Republican Congressman Brett Guthrie of Bowling Green, has been representing Kentucky’s 2nd congressional district since 2009 and is now a senior member of the House Energy and Commerce Committee.
“A committee with a name like Energy and Commerce maybe sounds kind of boring to regular voters. It doesn’t touch on a lot of the big controversies of the day like we’re usually thinking about,” said Stephen Voss with the political science department at the University of Kentucky. “But, first, commerce is defined by the Constitution as interpreted through the Supreme Court covers a whole lot of American life.”
Although energy doesn’t have as broad of a scope as commerce, Voss highlighted that it also has a huge impact on the state of Kentucky.
“It’s pretty important given that we have the coal mining [industry],” Voss explained. “We have a lot of power plants along the Ohio River.
The House Energy and Commerce Committee, first established in 1795, is one of the oldest standing legislative committees in the House of Representatives. It was first named the Committee on Commerce and Manufactures and designed to “regulate interstate and foreign commerce.” It continues to have broad jurisdiction over energy, health care, telecommunications and consumer product safety.
“Guthrie is taking the, sort of, constituency service approach to being a member of Congress,” Voss said. “It’s typically the sort of career that lets you last a long time.”
Within the Energy and Commerce Committee, Guthrie serves as chairman of the subcommittee on health.
“If you’re the chairman of the committee, you’re the offensive coordinator,” Guthrie said in an interview with Spectrum News. “You get to call the plays and the things you are going to focus on.”
Last term, Guthrie sponsored a bill called the Halt Fentanyl Act that would permanently classify fentanyl-related substances as schedule 1 substances. That classification means there’s a high risk for addiction and abuse. It also means that stricter penalties are in place. Guthrie said moving that legislation forward is a top priority for him this term.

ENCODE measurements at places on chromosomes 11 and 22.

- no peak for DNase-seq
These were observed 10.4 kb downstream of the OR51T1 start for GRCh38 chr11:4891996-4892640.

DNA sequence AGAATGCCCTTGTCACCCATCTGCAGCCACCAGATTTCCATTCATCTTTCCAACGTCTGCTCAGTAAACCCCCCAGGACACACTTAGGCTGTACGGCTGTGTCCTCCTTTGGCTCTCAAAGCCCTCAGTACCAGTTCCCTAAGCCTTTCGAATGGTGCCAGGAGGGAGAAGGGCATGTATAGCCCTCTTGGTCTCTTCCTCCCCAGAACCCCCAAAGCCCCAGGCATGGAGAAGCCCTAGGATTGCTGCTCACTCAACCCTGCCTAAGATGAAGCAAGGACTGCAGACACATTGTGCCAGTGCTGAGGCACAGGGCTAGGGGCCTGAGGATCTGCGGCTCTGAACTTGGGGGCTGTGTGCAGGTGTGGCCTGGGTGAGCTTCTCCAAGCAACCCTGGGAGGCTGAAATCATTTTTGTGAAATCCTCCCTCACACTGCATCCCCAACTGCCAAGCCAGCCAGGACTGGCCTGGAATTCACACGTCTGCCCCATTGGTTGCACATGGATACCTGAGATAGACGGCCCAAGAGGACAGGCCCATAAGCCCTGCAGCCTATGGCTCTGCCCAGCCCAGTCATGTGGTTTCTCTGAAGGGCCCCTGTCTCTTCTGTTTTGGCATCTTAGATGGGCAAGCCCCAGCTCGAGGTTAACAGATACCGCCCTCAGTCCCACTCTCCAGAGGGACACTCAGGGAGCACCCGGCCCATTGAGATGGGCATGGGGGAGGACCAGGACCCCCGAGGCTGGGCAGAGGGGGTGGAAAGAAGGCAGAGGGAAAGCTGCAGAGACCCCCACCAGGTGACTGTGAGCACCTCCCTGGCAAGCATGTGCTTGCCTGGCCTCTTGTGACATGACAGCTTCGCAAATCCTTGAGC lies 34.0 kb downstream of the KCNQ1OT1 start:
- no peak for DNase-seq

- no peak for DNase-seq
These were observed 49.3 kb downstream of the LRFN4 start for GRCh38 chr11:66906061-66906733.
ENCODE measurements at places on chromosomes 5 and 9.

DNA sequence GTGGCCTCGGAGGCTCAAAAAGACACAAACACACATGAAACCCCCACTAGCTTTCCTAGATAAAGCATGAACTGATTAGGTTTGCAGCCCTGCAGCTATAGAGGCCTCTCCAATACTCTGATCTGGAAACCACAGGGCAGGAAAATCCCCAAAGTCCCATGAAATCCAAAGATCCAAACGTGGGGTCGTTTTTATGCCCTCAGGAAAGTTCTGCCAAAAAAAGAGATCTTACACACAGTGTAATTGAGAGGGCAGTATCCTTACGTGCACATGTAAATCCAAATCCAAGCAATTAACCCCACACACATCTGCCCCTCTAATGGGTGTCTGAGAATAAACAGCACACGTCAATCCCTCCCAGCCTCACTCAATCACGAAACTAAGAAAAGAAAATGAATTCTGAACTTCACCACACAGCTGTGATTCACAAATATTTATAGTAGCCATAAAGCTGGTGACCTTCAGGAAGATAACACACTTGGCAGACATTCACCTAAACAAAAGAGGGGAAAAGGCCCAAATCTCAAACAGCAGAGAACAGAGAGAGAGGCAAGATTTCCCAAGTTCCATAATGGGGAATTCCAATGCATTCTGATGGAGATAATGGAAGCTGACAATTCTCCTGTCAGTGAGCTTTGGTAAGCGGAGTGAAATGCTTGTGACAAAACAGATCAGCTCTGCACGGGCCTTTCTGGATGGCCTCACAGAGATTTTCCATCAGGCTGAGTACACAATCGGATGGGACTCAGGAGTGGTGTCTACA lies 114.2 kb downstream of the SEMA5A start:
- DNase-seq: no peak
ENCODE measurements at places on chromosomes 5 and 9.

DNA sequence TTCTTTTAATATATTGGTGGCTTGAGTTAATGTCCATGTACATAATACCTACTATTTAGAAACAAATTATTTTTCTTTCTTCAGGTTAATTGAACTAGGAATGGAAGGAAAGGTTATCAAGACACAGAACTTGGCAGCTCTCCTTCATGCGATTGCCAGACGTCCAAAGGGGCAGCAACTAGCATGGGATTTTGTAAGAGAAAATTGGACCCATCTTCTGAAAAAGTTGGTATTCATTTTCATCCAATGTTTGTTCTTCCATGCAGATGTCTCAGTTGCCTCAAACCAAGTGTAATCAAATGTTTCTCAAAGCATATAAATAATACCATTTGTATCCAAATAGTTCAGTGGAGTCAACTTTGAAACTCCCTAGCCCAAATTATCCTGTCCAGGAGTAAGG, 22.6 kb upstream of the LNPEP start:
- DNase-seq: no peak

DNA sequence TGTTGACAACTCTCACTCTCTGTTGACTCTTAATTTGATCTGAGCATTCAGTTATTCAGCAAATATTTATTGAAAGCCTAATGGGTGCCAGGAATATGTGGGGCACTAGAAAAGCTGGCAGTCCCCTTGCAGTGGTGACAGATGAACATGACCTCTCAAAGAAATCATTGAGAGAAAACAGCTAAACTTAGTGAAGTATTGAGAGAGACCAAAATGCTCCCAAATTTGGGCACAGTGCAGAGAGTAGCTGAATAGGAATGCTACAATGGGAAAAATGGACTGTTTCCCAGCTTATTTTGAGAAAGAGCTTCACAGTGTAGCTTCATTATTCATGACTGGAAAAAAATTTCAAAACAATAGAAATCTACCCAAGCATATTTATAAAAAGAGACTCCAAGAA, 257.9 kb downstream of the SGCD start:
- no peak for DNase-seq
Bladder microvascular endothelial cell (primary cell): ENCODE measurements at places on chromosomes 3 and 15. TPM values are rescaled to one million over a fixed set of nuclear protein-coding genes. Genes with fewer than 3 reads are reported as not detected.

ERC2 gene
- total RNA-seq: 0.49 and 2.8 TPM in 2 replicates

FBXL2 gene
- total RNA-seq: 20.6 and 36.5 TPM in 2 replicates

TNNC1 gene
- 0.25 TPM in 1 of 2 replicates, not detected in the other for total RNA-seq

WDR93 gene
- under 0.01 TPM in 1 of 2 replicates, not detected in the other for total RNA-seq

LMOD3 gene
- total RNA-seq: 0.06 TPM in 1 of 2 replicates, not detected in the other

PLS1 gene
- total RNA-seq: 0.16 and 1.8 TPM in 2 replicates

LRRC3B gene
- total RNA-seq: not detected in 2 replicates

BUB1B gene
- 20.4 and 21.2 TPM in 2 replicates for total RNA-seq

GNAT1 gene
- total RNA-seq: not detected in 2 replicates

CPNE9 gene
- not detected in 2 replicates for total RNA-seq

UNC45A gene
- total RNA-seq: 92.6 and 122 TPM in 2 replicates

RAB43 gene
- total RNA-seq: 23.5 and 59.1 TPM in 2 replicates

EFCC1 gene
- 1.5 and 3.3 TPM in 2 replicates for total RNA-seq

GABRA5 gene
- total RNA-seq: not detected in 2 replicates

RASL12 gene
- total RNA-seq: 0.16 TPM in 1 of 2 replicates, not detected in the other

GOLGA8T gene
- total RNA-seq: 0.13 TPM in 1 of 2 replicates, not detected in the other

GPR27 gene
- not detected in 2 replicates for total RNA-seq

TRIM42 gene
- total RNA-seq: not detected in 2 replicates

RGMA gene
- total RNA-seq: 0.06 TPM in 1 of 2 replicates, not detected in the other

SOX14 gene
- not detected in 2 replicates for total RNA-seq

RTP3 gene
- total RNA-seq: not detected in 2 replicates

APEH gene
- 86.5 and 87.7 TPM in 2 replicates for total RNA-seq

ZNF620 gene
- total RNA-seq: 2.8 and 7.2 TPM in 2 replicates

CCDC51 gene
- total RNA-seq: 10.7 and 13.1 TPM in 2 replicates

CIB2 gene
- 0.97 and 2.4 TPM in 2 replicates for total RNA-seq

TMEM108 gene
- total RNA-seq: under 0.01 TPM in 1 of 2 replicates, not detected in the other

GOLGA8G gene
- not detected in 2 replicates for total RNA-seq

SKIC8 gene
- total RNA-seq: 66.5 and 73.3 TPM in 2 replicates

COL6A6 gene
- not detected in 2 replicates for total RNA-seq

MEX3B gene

“The biggest killer for people 18 to 39 is fentanyl right now,” Guthrie said. “Kentucky’s had a record number of deaths, over 70% of all overdoses are from fentanyl.”
Working to combat the fentanyl crisis is a topic that is receiving bipartisan support. In fact, President Joe Biden mentioned his administration’s plans to fight the epidemic in his most recent State of the Union address.
“Fentanyl is killing more than 70,000 Americans a year,” Biden said.
The White House plan includes disrupting the trafficking, distribution and sale of fentanyl as well as expanding access to evidence-based prevention, harm reduction, treatment and recovery.
“We also need to address what’s going on at the border,” Guthrie told Spectrum News. “If the president will try to work on fentanyl, we can work on getting fentanyl out of the hands of young people. We are going to continue to do that, but it would be very helpful if he would work to close the border.”
In 2022, the Customs and Border Protection Agency seized 260,000 pounds of illicit drugs, including 15,000 pounds of fentanyl primarily at ports of entry on the border. The plan Biden outlined in his State of the Union address specifically points to increasing inspections there.